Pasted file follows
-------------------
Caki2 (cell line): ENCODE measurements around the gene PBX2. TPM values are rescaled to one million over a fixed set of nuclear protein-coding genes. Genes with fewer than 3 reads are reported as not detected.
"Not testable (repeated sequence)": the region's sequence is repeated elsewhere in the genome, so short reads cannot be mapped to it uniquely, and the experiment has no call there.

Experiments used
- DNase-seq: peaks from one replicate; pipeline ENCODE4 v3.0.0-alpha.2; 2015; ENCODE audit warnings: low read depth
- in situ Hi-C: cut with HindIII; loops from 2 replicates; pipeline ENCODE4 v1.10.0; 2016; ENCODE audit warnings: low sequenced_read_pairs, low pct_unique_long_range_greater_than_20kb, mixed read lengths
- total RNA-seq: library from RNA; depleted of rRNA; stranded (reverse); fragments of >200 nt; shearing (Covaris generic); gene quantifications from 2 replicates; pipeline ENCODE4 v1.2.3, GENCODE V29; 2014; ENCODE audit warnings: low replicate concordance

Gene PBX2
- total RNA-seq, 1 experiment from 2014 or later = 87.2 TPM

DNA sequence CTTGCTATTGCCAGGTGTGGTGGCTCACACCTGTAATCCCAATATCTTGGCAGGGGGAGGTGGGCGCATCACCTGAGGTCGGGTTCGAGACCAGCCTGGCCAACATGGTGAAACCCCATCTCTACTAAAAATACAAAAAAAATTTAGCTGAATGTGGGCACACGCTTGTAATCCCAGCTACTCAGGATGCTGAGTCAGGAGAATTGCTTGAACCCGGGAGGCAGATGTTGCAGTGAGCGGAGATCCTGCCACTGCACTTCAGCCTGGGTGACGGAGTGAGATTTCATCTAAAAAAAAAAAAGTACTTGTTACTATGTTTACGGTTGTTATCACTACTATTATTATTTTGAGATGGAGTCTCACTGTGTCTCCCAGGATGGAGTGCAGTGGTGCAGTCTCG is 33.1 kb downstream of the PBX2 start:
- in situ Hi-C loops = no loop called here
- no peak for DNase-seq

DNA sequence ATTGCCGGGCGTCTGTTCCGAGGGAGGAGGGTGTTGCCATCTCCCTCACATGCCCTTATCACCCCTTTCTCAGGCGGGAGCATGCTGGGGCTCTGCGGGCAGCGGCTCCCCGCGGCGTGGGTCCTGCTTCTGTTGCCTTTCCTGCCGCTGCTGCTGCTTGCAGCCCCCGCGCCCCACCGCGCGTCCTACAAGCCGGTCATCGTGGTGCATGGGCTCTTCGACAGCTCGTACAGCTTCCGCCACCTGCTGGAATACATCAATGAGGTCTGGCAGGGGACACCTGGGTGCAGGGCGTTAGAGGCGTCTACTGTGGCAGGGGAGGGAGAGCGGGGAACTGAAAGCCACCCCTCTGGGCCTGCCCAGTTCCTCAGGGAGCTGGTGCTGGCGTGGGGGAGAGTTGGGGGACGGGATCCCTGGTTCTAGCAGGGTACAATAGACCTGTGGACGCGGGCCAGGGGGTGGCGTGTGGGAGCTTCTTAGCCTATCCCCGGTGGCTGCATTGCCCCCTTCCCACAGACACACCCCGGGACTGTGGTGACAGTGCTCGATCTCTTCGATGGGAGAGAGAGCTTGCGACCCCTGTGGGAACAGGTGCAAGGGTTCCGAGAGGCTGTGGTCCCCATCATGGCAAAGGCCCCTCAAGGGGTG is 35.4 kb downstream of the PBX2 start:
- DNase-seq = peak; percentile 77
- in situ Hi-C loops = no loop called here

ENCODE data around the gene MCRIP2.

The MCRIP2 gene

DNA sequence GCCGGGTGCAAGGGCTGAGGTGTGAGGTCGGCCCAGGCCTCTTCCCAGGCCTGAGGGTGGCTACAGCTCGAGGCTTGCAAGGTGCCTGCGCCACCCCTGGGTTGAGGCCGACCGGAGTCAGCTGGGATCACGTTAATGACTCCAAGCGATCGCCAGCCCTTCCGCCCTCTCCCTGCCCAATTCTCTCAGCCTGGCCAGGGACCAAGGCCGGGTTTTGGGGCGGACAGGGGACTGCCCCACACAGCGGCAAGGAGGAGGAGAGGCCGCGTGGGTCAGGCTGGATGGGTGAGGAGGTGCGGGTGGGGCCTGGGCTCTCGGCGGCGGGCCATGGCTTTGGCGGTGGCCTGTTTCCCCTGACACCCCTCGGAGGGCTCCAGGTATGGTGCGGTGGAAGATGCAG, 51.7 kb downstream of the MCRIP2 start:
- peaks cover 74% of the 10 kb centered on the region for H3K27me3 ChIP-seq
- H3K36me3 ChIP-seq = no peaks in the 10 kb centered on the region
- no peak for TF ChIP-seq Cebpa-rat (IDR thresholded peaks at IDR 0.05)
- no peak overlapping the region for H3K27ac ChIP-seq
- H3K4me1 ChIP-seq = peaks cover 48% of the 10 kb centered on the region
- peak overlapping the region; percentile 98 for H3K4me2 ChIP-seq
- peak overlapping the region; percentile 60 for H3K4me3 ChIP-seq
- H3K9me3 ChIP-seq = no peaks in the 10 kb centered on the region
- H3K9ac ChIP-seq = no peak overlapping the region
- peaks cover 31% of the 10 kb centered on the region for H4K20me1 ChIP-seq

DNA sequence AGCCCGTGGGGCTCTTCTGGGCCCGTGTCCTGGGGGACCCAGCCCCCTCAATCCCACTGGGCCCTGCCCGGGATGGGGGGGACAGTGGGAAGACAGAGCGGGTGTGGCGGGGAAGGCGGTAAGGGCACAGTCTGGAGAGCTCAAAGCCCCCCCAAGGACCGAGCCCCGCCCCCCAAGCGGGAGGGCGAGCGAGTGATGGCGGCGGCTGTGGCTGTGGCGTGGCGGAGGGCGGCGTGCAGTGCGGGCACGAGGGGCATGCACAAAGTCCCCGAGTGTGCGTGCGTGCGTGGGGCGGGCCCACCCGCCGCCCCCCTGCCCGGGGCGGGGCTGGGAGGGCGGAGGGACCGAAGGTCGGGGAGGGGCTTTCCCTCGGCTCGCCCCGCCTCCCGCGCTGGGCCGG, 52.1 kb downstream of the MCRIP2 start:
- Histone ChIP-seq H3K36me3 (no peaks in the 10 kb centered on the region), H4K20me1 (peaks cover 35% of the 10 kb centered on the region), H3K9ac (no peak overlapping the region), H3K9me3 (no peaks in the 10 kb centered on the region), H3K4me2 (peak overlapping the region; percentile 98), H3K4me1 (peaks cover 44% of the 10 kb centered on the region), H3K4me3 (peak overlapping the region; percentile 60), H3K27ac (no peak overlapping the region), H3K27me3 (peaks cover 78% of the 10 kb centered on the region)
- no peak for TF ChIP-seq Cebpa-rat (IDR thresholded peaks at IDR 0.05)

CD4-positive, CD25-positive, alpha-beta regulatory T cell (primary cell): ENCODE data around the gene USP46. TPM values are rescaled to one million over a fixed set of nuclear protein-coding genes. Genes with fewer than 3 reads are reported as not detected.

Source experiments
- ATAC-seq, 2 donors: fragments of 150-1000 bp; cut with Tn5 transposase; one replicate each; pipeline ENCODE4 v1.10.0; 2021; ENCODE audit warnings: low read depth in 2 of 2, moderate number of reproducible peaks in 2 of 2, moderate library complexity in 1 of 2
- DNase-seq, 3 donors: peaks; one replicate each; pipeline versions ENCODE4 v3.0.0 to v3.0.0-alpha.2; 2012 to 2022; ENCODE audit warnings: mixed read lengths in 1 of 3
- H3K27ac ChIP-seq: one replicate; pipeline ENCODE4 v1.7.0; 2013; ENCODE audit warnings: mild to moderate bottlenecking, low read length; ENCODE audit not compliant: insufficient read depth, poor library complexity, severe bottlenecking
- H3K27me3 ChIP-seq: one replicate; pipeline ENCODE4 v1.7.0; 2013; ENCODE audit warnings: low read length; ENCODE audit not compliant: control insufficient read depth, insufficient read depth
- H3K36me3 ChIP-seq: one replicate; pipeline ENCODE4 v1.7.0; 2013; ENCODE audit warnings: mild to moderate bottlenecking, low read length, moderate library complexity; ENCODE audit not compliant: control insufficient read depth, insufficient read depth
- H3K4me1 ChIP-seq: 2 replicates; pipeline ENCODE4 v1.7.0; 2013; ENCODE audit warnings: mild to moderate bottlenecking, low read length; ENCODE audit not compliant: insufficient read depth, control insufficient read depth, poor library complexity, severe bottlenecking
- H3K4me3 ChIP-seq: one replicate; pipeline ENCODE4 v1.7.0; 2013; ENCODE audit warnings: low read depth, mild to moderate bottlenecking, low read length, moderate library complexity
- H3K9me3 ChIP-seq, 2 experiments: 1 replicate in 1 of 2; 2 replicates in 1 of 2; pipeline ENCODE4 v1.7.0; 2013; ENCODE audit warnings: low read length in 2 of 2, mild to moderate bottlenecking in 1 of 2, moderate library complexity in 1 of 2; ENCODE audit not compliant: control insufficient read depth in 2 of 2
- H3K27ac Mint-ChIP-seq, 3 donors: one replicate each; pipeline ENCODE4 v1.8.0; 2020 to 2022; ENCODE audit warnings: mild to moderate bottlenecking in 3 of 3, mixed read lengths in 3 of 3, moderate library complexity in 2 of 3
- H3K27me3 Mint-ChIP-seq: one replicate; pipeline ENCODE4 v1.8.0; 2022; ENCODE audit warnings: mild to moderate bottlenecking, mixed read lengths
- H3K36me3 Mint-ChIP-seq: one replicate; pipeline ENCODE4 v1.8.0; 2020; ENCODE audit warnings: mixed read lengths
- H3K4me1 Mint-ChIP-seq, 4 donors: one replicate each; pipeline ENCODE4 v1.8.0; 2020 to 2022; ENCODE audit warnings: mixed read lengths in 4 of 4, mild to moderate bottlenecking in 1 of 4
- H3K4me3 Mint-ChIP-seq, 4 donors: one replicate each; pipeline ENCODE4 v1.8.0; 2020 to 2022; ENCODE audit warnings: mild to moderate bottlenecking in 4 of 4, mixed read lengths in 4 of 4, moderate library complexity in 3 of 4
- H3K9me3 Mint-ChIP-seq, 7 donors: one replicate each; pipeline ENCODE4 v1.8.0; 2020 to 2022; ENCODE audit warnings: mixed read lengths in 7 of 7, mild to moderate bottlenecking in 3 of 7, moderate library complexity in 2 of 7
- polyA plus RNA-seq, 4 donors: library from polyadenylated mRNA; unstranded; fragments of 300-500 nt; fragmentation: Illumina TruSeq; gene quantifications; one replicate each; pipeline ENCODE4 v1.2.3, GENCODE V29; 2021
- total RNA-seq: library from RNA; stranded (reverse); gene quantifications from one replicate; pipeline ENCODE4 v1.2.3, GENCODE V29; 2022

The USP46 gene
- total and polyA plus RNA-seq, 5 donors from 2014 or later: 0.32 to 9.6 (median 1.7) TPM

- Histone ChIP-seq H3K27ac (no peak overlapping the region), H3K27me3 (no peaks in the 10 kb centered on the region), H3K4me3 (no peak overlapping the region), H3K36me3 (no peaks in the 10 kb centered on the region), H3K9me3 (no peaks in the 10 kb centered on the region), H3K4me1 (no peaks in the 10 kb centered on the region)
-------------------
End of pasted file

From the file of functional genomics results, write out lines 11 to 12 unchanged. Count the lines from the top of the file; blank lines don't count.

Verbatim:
- no peak for DNase-seq

DNA sequence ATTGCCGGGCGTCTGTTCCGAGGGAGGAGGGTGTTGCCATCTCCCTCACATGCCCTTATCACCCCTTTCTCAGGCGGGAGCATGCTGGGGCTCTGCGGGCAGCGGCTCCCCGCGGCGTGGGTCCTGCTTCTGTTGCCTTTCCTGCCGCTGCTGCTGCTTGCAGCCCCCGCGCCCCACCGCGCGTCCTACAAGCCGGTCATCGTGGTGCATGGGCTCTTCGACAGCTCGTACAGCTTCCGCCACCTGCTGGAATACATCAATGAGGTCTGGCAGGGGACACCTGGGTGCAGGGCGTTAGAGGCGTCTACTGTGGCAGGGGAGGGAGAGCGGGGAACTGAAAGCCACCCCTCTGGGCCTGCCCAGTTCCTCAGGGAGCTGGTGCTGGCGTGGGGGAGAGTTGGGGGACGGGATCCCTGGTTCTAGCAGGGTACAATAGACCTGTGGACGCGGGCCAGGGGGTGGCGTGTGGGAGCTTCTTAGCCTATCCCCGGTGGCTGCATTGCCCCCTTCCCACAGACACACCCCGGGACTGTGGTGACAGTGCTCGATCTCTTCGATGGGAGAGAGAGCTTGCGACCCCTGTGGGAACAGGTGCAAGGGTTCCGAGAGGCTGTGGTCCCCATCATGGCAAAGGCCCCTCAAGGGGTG is 35.4 kb downstream of the PBX2 start: